Jerry Vale, Who Crooned Smoothly of Love, Is Dead at 83
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Jerry Vale, a pop crooner known for his velvety voice and the classic love songs he recorded in the 1950s and early ’60s, died on Sunday at his home in Palm Desert, Calif. He was 83.
His family confirmed his death.
Mr. Vale rose to stardom performing in supper clubs as a teenager, hitting the charts for the first time in 1953 with “You Can Never Give Me Back My Heart.” He was a fixture at Columbia Records, where he recorded more than 50 albums and had hits with songs like “Two Purple Shadows” and “Al Di La.” His biggest hit, “You Don’t Know Me,” peaked at No. 14 on Billboard’s Hot 100 in 1956.
Like so many of his fellow crooners — among them Frank Sinatra, Tony Bennett and Perry Como — Mr. Vale was Italian-American, and he helped popularize romantic Italian songs for American listeners with renditions of “Innamorata (Sweetheart)” in 1956 and “I Have but One Heart” in 1962.
As a teenager, he worked as an oiler alongside his father, an engineer, on excavations for projects like a sewage plant in Oyster Bay, on Long Island. “But then I got a break singing,” he said in a radio interview in 1984. “So, thank God, I made the right decision.”
Mr. Vale got his big break in 1950 while working at the Enchanted Room in Yonkers. There he met the singer Guy Mitchell, who arranged an audition for him with Mitch Miller, head of artists and repertoire at Columbia. He was signed to a contract and changed his name — he was born Genaro Louis Vitaliano — and his career was launched.
That career took him to Carnegie Hall as well as the Sands Hotel in Las Vegas, where he met and worked with the stars of his time, among them Jerry Lewis, Sammy Davis Jr. and Nat King Cole.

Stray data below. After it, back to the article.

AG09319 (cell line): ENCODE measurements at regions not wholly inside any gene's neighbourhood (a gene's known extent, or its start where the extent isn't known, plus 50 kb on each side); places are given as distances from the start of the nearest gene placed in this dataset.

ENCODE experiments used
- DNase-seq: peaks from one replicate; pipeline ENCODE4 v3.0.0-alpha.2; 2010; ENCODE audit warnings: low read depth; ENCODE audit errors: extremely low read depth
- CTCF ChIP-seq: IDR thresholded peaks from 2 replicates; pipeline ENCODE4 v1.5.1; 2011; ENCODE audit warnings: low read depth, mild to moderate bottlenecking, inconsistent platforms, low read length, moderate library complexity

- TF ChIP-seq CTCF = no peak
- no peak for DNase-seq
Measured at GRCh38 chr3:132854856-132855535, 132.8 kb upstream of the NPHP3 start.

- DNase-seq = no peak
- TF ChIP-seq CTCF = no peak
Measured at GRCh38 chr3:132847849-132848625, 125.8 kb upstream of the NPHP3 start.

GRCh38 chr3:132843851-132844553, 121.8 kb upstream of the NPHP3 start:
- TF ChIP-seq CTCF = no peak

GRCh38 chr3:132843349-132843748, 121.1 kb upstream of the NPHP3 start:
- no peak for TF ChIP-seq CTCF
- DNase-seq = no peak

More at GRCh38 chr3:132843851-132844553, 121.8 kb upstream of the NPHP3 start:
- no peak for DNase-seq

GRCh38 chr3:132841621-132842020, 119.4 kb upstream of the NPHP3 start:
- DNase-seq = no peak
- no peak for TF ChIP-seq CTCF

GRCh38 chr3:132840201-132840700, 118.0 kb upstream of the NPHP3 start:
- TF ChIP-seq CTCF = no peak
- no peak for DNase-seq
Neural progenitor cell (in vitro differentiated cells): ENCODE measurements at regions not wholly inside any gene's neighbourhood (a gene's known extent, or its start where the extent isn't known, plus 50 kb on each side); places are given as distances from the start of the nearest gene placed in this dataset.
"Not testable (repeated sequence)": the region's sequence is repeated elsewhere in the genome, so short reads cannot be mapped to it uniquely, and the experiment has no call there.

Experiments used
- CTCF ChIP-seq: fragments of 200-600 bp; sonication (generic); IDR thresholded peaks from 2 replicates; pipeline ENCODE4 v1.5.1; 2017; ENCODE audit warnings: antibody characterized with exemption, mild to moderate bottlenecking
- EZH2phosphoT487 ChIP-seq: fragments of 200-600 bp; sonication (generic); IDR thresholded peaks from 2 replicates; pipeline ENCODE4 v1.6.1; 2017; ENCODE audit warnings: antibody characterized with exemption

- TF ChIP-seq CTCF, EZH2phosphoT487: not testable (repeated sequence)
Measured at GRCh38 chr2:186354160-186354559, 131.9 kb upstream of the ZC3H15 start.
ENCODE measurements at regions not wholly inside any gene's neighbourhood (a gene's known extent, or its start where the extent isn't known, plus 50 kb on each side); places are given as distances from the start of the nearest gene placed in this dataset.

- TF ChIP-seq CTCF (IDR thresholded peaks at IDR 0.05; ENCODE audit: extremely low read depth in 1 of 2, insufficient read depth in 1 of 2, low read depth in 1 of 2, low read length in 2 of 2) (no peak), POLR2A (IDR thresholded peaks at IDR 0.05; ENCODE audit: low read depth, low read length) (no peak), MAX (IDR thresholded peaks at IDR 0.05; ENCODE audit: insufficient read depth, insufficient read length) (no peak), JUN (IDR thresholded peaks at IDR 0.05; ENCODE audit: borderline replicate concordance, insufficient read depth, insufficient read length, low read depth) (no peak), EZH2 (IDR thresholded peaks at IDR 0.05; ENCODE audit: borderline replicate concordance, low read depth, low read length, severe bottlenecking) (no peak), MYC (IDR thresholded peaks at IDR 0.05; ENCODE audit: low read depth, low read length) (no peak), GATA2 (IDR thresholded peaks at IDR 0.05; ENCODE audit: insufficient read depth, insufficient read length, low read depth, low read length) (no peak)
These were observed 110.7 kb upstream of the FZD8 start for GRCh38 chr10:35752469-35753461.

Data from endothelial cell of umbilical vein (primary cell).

His autobiography, “Jerry Vale: A Singer’s Life,” written with Richard Grudens, was published in 2000. In it, he recalled meeting his longtime idol, Sinatra, in the early 1950s at Lindy’s Restaurant in New York City, a magnet for show business talent. When they were introduced, Sinatra stood up, an unusual gesture for big stars at the time. It stunned Mr. Vale.
“A few years ago I had heard so many negative stories about Frank that I was somewhat apprehensive to approach him,” he said. “To my absolute surprise, he wound up being quite amiable, and the most caring individual that I have ever known.”
The two became fast friends. Sinatra, who was a partner in the Sands Hotel, helped Mr. Vale get his first gig there, a two-week engagement that was extended to 22 weeks after an owner, Jack Entratter, heard Mr. Vale’s voice.
After Mr. Vale and his wife, Rita, moved to California, the two became a constant presence at Sinatra’s ranch in Rancho Mirage. He took part in the annual Frank Sinatra Celebrity Invitational Golf Tournament for several years and once performed at the event in 1996.
In 1963 he hired a 40-piece band and eight background singers to record the national anthem. The recording became a fixture at sporting events for years and was the first song inducted into the National Baseball Hall of Fame in Cooperstown, N.Y.
Mr. Vale made cameo appearances as himself in the films “Goodfellas” (1990) and “Casino” (1995), both directed by Martin Scorsese, and in the television series “The Sopranos.”
She survives him, as do their son, a daughter and three grandchildren.
Correction: May 19, 2014
An earlier version of this obituary misidentified the person who signed Mr. Vale to a recording contract. He was signed by Mitch Miller, not by Guy Mitchell.
Correction: May 21, 2014
An obituary in some late editions on Monday about the singer Jerry Vale misspelled the surname of an owner of the Sands Hotel in Las Vegas, where Mr. Vale performed early in his career. He was Jack Entratter, not Enratter. The obituary also misstated the maiden name of Mr. Vale’s wife. She was Rita Grapel, not Vale.
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